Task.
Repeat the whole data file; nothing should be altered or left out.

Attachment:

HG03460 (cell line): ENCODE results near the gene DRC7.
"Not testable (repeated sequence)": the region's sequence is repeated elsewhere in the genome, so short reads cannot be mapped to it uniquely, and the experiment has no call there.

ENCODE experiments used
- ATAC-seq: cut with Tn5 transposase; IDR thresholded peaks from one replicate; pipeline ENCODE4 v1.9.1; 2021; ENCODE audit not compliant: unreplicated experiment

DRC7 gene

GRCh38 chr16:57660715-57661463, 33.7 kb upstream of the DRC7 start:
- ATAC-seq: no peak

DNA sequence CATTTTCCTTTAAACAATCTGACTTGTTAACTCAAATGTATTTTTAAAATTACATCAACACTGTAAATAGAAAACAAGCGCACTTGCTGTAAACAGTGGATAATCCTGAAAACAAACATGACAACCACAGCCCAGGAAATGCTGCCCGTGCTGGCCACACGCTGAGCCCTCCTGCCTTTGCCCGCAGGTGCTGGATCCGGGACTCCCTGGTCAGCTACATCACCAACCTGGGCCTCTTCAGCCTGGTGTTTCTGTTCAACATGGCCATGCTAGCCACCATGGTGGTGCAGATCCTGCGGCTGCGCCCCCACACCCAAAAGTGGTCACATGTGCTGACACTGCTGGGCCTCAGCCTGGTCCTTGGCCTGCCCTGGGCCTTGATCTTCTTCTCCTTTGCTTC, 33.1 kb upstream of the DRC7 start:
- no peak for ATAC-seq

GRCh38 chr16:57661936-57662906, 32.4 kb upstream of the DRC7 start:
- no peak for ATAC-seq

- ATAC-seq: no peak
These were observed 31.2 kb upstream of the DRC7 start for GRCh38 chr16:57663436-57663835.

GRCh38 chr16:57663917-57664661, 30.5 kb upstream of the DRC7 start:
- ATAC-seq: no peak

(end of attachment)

HG03460 (cell line): ENCODE results near the gene DRC7.
"Not testable (repeated sequence)": the region's sequence is repeated elsewhere in the genome, so short reads cannot be mapped to it uniquely, and the experiment has no call there.

ENCODE experiments used
- ATAC-seq: cut with Tn5 transposase; IDR thresholded peaks from one replicate; pipeline ENCODE4 v1.9.1; 2021; ENCODE audit not compliant: unreplicated experiment

DRC7 gene

GRCh38 chr16:57660715-57661463, 33.7 kb upstream of the DRC7 start:
- ATAC-seq: no peak

DNA sequence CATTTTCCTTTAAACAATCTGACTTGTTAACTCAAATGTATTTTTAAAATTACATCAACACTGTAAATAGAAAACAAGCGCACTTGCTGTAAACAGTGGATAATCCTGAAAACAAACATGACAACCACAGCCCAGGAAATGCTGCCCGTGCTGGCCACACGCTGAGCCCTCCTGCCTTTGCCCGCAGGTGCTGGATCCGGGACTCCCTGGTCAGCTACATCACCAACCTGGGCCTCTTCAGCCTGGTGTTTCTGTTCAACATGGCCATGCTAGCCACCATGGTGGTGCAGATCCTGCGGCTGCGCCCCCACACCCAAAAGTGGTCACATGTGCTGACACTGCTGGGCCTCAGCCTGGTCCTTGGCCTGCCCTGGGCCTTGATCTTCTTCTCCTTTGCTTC, 33.1 kb upstream of the DRC7 start:
- no peak for ATAC-seq

GRCh38 chr16:57661936-57662906, 32.4 kb upstream of the DRC7 start:
- no peak for ATAC-seq

- ATAC-seq: no peak
These were observed 31.2 kb upstream of the DRC7 start for GRCh38 chr16:57663436-57663835.

GRCh38 chr16:57663917-57664661, 30.5 kb upstream of the DRC7 start:
- ATAC-seq: no peak